All of the video screens are positioned every half mile and work concurrently, says Dale Keller, assistant chief of project management for the Nevada Department of Transportation. They are also bidirectional, featuring video cameras that can capture traffic in real time in an effort to reduce secondary accidents. 

“We’re using them for construction control, lane control and traffic times. It’s innovative because we can collect data for speed, lane and road status and provide warnings,” Keller says.

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Denver Taps Digital Signage to Inform Municipal Workers 

Digital signage isn’t just for public-facing projects. For instance, Denver is upgrading digital signs to better inform municipal employees, says Diane Vertovec, the city’s director of marketing and communications.

Denver has more than 11,000 employees across 27 agencies. City employees once received information about city programs via an email newsletter and various printed signs located at roughly 200 physical locations. That strategy wasn’t working well because the city has a dispersed workforce, with many workers lacking access to email.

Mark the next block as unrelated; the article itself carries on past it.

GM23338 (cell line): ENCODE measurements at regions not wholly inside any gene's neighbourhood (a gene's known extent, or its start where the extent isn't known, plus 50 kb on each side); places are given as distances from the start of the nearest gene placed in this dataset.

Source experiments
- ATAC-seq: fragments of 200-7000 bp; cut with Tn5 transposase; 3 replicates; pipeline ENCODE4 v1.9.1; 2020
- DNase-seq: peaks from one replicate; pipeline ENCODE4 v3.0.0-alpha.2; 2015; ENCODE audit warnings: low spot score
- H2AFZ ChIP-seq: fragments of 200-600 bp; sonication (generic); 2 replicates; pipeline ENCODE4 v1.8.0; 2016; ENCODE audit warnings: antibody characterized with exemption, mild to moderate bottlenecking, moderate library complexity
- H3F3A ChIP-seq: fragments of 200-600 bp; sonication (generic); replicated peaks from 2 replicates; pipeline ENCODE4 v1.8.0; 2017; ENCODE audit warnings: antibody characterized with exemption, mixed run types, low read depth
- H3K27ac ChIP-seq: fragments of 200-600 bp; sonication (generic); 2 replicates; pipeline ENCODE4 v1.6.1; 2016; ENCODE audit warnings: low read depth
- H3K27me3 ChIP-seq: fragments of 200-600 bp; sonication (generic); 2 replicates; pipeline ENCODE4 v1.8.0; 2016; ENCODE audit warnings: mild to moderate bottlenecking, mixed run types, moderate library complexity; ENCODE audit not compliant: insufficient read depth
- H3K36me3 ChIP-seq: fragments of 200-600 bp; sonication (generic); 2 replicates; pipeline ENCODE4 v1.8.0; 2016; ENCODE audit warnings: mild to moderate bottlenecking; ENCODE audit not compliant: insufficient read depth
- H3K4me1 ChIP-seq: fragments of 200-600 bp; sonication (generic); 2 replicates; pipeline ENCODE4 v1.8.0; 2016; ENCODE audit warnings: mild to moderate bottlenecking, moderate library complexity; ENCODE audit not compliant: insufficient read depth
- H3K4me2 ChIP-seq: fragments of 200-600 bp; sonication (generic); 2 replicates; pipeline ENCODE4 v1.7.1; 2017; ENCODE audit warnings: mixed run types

“We needed to reach people who collect trash as well as city attorneys. We wanted to find a way to communicate with employees who may spend very little time inside an office,” Vertovec says. “Plus, we had a physical need to reduce the poster easels standing in hallways and posters tacked to walls. We wanted everyone to receive the same messaging, and we wanted to avoid clutter.”

Denver installed the first five video screens in July 2017 in municipal offices and courts. Today, eight signs have been installed, with 43 more in the pipeline from Four Winds Interactive.

“When they first launched, they were glorified PowerPoints, but now we have multiple feeds within the signage,” says Wade Balmer, a project marketing and communications specialist.

A digest feed now features articles about city agencies. Another social media feed pulls in tweets and posts from all of the city agencies’ accounts. There’s a crawl at the bottom of the display with city news. And then there’s employee-generated content the city curates. “Sweaty selfies” show employees engaged in wellness activities. Participation has doubled since the city started listing those classes on the video screens, and Vertovec says every agency is clamoring for its own video screen installations.

Photography by Edward Linsmier
Jan 08 2019